The bright red truck parked off Fifth Street on a recent afternoon served as a mobile grocery store to those who hunger in body and spirit.
Toting items that included baby food, canned food, applesauce and water, the food truck “is a very good idea,” single mom Keonna Andrews said.
The grocery truck began its weekly stops on Fifth Street last week, made possible through the vision of a group of local Baptist churches.
A committee of concerned community members is researching the feasibility of setting up a gr…
Dr. Robert Putt, senior pastor of West Lynchburg Baptist Church, attends weekly meetings with other area Baptist ministers. During one such meeting last year, the topic of food deserts was broached, and several pastors attending the meeting began praying about how to respond.
According to Putt, a representative from the Virginia Baptist Mission Board attended a later meeting, and without knowing about the group’s earlier prayer, asked the pastors if there was a need for a truck outfitted with a freezer and refrigerators.
The vehicle later was donated to the Lynchburg Baptist Association.
The grocery truck was God’s plan, “and we just had to be open to it at the right time,” Putt said.
For low-income Virginians, finding places to buy healthy food can be just as difficult as affording it. So Virginia Cooperative Extension has hired Liza Dobson as the healthy food retail coordinator to support programs that provide more choices to low-income consumers around the state.
Its operating location on Fifth Street is in the midst of an area defined as a food desert, where access to fresh produce and affordable food is difficult.
During the grocery truck’s inaugural stop last week, about 10 volunteers representing eight area Baptist churches accommodated patrons such as Andrews with their “shopping” needs.
Among the volunteers was Maria Brown, of Jericho Baptist Missionary Chapel. Brown registered families and handed out cards that listed the number of members in the recipient’s family.
The grocery truck, which sets up shop each Wednesday, targets people who currently receive some type of government food assistance, such as SNAP. Aside from packages of ground beef — available for a $1 donation — all food items are free.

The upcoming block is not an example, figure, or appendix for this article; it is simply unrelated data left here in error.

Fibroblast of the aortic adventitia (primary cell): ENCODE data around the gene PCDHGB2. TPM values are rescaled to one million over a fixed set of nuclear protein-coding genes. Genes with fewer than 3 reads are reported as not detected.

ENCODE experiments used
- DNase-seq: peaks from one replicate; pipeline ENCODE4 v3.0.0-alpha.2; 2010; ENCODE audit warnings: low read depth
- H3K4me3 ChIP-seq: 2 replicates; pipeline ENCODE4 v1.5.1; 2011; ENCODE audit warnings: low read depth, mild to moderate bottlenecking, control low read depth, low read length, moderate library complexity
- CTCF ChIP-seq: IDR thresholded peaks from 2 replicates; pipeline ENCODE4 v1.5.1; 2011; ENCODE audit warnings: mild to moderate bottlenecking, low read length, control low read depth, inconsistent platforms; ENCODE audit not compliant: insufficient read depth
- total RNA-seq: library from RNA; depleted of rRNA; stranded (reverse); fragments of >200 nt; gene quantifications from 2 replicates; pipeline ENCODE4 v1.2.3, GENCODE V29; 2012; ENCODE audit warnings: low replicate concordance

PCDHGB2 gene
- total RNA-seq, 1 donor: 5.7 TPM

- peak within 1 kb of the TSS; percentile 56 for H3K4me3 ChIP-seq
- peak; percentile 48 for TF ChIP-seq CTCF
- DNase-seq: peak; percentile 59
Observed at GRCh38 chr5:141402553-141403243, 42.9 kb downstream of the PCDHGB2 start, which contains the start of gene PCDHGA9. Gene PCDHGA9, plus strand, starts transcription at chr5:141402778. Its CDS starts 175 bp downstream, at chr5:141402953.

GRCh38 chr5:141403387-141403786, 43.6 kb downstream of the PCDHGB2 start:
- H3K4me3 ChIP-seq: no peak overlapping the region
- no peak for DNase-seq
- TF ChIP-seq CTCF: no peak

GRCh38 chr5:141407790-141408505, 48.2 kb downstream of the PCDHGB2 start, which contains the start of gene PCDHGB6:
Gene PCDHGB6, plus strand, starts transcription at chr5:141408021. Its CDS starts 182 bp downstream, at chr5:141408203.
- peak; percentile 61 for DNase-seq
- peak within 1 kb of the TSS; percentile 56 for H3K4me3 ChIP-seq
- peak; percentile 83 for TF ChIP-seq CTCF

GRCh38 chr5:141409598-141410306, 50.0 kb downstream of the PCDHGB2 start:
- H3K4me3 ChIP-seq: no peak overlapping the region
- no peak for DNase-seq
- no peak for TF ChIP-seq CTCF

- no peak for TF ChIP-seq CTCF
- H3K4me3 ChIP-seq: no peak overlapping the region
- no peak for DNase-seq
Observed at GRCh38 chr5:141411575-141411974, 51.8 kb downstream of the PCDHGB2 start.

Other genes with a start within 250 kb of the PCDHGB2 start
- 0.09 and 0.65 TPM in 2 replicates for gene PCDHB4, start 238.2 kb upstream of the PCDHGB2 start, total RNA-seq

“But we're not going to turn anybody away,” Putt said.
A family’s size determines the number of items a person receives. A household of one to three people can choose eight items from among a selection of grocery staples that includes cans of tuna, baby food, canned vegetables, applesauce and peanut butter. Larger households would receive a greater number of items.
In addition to the regular allotment, families also are offered bottled water and fresh fruit and vegetables.
“Hopefully, we’ll have more fresh fruit donated,” said volunteer Donna Arthur, of Freedom Baptist Church in Forest.
According to Putt, some of the produce is purchased by the churches, some donated by the Blue Ridge Area Food Bank and there is hope in the coming months, produce will be donated by local farmers.
Gas for the truck is paid through a line item in the Lynchburg Baptist Association budget, Putt said.
During the course of the truck’s first two weeks of operation, food has been provided to about 200 people.
According to Putt, participating churches are committed to the long-term sustainability of the mobile food pantry.
“We’re praying that it is, and that’s what we’re planning for,” he said.
The food truck also provided a “spiritual component” through volunteers who will be available to pray with patrons.
One such volunteer was Carol Jones, of Jericho Baptist, whose duties included asking patrons if they had any specific prayer needs.
“I’m out here to be a blessing and to help those in need,” Jones said.
Dr. Charles Dunning II, pastor of Jericho Baptist Missionary Chapel, is on the planning board for the food truck and attends the weekly pastors’ meeting.
During its first week, 52 families consisting of 114 individuals were served by the food truck.
“I think it went better than we expected.” Dunning said.
The grocery truck initially will be parked for the first few weeks in a parking lot across from Jericho Baptist Missionary Chapel, 606 Fifth St., every Wednesday from 10 a.m. to 1:30 p.m. At a later point, the goal is for the truck to be parked at other locations in the city.
“We just want to be obedient to where God is leading us,” Putt said.